In April, a handful of freshmen decided that they were unhappy with the state of political discourse on campus.
Though Penn is home to various political groups, such as College Republicans and Penn Democrats, and publications, such as the Penn Political Review, they felt their perspectives were not being heard.
They’re conservatives — who can seem elusive on a campus where nearly 80 percent voted for Democrat Barack Obama over Republican Mitt Romney in 2012 — and wanted a new forum to express their opinions.
So the group, including College sophomore Aidan McConnell, Engineering sophomore Dillon Weber and College and Wharton sophomore Nick Zarra, started The Statesman, which they’ve called “the only conservative or right-leaning publication at the University of Pennsylvania.”
“We’re really trying to provide a platform for the variability of conservative viewpoints to come out of the woodwork,” said McConnell, who is editor of the Daily Pennsylvanian’s The Red and the Blue blog.
Over the summer, the group met over Skype to construct a small pamphlet that they would distribute at the start of the year. They also reached out to conservative publications at peer schools, including the Princeton Tory and Harvard Salient. They also made contact with conservative think tanks, some of which offered support ranging from logistical support to funding. Several members are travelling to Princeton to discuss their progress with the Tory later this month.
“Even though we come from different schools, being that we’re all generally conservative people in a minority in an Ivy League school, that brings us together,” Zarra said.
The newly-formed Statesman also reached out to alumni who might be interested in purchasing a subscription or otherwise supporting the publication and incoming freshman interested in joining, including College freshman Ben Fogel.
“We want to touch on the bigger issues,” Fogel said. “But as well as touching on the bigger issues, we want to touch on something that is relevant to your average Penn student or your average Philadelphian.”
The magazine’s first issue, which was released last week, touches on national issues such as the debt ceiling and U.S.-Russia relations, but also funding for the Philadelphia School District, a recent hot-button issue in local politics.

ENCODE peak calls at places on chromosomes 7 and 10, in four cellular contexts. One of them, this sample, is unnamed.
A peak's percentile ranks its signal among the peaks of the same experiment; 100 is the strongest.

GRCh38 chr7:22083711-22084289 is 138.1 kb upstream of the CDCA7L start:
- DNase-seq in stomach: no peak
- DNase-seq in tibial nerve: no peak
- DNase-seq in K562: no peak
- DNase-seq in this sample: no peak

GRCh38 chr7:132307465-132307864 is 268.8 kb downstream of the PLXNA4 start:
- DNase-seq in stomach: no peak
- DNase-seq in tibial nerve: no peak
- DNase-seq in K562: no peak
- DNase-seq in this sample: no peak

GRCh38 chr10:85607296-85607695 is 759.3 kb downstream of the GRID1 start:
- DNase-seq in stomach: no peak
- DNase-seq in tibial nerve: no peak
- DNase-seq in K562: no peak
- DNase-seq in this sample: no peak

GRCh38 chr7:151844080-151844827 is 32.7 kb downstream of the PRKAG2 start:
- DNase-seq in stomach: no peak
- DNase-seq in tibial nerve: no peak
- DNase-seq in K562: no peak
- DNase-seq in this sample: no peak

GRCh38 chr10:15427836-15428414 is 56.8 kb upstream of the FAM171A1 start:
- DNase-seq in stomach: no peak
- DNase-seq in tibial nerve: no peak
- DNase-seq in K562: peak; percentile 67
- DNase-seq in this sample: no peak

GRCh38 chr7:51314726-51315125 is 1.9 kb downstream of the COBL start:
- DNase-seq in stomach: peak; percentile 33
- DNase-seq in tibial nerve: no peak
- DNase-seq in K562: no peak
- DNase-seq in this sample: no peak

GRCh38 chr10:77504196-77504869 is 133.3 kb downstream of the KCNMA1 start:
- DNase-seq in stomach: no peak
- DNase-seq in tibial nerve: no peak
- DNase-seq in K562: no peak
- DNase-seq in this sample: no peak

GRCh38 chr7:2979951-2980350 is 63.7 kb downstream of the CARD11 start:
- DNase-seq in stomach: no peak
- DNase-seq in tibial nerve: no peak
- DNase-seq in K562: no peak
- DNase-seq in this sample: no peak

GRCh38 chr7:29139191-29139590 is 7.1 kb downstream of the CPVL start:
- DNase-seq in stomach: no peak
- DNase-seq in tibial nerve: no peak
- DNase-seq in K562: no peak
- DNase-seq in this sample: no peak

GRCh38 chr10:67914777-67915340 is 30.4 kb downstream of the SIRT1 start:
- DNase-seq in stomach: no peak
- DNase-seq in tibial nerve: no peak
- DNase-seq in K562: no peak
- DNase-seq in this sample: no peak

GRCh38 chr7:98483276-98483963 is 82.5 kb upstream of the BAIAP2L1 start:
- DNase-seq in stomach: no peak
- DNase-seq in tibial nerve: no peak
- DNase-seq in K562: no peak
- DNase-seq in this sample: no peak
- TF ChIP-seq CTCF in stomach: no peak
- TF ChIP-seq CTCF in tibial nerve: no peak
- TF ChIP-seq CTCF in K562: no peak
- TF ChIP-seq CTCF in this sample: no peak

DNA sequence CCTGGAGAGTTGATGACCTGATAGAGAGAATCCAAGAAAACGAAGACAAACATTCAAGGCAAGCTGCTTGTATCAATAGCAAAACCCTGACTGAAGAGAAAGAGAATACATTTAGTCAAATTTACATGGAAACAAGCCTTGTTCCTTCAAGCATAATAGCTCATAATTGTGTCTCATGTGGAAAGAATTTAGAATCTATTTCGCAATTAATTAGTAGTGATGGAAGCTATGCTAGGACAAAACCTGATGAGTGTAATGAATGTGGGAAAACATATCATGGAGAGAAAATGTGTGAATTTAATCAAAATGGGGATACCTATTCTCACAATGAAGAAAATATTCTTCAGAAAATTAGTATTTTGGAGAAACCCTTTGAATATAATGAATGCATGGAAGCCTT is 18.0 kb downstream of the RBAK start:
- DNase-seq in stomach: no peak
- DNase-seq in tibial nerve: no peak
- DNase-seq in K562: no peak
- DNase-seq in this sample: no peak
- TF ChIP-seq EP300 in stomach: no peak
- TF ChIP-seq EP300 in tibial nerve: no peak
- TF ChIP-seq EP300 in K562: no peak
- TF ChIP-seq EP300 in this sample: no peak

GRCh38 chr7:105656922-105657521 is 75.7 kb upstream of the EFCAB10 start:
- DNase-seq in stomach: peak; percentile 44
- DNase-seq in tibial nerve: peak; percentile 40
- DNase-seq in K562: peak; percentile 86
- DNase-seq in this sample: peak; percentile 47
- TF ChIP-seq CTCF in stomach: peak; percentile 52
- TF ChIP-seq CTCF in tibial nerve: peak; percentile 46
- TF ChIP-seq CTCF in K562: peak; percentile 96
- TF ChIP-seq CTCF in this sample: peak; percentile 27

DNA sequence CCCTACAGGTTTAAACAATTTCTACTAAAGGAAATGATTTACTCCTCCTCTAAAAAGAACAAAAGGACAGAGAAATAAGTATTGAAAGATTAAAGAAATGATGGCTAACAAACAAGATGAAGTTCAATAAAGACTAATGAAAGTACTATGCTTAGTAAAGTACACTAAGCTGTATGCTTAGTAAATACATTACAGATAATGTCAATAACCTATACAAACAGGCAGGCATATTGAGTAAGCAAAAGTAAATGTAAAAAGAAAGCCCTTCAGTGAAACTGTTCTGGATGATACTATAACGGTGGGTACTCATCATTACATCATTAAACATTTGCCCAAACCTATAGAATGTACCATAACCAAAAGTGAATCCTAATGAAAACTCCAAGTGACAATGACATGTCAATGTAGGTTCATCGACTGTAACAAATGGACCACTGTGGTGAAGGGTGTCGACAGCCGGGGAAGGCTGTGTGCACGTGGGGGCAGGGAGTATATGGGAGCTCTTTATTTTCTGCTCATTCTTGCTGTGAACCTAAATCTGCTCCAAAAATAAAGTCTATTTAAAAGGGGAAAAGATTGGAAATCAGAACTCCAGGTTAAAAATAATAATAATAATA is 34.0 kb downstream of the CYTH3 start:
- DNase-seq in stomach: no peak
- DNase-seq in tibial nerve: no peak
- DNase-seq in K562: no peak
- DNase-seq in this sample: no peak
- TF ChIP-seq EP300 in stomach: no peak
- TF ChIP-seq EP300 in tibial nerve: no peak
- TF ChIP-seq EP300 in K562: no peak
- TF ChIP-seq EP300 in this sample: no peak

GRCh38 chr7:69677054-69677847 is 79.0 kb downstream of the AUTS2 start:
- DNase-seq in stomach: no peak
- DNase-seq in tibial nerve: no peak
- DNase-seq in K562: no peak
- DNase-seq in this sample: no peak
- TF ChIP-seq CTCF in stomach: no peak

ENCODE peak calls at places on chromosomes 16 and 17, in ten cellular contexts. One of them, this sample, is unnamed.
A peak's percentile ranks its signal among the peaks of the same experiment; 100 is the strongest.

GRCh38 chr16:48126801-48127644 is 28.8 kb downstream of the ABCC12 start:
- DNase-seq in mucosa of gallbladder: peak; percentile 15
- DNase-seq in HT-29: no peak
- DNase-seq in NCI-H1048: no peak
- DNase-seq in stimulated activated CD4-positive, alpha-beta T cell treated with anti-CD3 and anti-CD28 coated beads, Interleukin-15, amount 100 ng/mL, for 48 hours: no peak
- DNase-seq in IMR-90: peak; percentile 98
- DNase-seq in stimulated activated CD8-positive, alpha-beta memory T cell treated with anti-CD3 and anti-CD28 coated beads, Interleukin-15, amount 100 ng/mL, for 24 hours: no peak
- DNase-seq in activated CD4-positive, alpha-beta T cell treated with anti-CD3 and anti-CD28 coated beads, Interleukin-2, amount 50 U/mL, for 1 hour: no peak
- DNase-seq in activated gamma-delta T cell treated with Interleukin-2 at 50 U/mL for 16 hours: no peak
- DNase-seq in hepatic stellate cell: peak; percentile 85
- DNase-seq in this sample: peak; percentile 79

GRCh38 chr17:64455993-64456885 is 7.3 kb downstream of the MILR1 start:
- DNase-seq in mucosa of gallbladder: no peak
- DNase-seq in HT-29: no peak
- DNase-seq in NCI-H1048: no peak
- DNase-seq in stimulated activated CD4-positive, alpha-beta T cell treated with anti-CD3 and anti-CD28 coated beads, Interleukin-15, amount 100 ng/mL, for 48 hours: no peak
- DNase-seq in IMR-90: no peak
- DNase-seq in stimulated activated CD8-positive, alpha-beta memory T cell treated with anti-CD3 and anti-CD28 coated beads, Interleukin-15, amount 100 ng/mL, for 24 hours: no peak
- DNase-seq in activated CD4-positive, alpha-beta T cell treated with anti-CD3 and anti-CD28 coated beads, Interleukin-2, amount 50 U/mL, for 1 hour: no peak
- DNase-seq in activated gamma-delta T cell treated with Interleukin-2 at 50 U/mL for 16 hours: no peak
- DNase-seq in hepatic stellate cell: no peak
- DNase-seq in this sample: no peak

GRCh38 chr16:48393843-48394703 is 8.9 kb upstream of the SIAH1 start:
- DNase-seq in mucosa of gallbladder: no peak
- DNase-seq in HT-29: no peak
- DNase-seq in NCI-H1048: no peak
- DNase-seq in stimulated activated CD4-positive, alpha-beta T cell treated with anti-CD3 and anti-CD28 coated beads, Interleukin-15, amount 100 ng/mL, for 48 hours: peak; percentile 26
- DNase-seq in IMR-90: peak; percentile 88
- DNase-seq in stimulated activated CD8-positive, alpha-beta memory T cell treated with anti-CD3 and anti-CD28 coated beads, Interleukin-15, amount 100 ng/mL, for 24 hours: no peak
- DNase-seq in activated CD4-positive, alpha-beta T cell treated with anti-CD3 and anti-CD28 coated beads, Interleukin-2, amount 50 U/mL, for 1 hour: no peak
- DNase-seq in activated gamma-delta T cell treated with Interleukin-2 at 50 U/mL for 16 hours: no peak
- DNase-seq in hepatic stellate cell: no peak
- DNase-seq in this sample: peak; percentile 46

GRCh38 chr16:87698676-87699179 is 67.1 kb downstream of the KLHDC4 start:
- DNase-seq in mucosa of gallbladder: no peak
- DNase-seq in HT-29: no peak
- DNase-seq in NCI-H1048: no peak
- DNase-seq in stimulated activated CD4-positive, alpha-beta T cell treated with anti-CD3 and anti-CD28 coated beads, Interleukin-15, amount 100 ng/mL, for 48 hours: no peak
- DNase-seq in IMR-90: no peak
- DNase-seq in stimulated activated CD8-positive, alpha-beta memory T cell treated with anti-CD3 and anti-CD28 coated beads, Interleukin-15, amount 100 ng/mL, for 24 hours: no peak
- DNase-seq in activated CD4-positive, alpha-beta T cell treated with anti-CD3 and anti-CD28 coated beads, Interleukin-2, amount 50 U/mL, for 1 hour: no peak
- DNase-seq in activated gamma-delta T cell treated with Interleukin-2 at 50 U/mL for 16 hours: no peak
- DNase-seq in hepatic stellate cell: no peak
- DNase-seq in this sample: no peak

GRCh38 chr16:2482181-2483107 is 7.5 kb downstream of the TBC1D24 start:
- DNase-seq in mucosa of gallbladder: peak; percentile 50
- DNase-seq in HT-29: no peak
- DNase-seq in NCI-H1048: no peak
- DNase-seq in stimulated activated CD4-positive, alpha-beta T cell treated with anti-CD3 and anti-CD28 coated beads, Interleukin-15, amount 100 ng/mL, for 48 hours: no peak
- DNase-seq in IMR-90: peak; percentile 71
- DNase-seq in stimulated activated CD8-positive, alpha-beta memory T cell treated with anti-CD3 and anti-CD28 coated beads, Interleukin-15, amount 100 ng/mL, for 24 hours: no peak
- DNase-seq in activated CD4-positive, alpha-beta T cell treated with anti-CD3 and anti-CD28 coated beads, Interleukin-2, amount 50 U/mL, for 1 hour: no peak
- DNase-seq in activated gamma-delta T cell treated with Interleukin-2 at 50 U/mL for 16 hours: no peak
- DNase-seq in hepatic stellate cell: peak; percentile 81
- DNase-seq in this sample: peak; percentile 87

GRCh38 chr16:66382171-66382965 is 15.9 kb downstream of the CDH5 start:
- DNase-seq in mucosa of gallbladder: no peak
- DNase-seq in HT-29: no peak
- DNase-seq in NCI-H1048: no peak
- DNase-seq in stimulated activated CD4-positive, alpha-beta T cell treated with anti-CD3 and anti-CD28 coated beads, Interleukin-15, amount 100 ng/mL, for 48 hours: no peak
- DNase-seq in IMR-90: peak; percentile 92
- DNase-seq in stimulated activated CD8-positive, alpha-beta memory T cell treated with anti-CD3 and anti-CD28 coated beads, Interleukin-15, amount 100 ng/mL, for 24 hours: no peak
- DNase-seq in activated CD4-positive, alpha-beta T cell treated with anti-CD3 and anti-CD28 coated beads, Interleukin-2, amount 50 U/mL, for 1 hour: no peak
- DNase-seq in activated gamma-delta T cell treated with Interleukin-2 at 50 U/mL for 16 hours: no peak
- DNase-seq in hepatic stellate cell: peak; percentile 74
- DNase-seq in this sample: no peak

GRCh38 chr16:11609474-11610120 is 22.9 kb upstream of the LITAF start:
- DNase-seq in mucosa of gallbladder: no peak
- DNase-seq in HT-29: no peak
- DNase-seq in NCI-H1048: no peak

Weber feels that The Statesman serves as a forum for a conservative viewpoint that often gets downplayed at Penn.
“You don’t learn anything from an echo chamber, which Penn can tend to become, with a lot of liberal ideas,” he said.
The group hopes to publish six issues per academic year, Zarra said. Magazines will be free for students, and the group will even personally deliver issues to student mailboxes on request.
The group plans to finance its work strictly from alumni, outside organizations and subscriptions, without asking for funding from the Student Activities Council if the moratorium is lifted. They also hope to expand their reach on campus, starting with an event with former mayoral and gubernatorial candidate Sam Katz next month for which they will partner with the Government and Politics Association and the Wharton Politics and Business Association.
“We’re looking to work with people who are willing to work with us,” Weber said. “And that doesn’t involve compromising ideas or principles. We can throw a great event with the Penn Dems, we can do a great event with the College Republicans.”
To that end, The Statesman’s staff is recruiting writers and submissions from across the right-leaning political spectrum.
“There’s no litmus test for joining The Statesman,” Weber added. “We aren’t accusing people of being ‘Republicans in name only.’”
Zarra added that while the publication calls itself conservative, it won’t refuse a submission simply because it is not conservative enough.
“Part of our mission is to enfranchise the disenfranchised at Penn,” Zarra said. “Yes, we’re trying to bring together a conservative base that’s been fractured. But we’re also trying to hear from people who disagree with us.”
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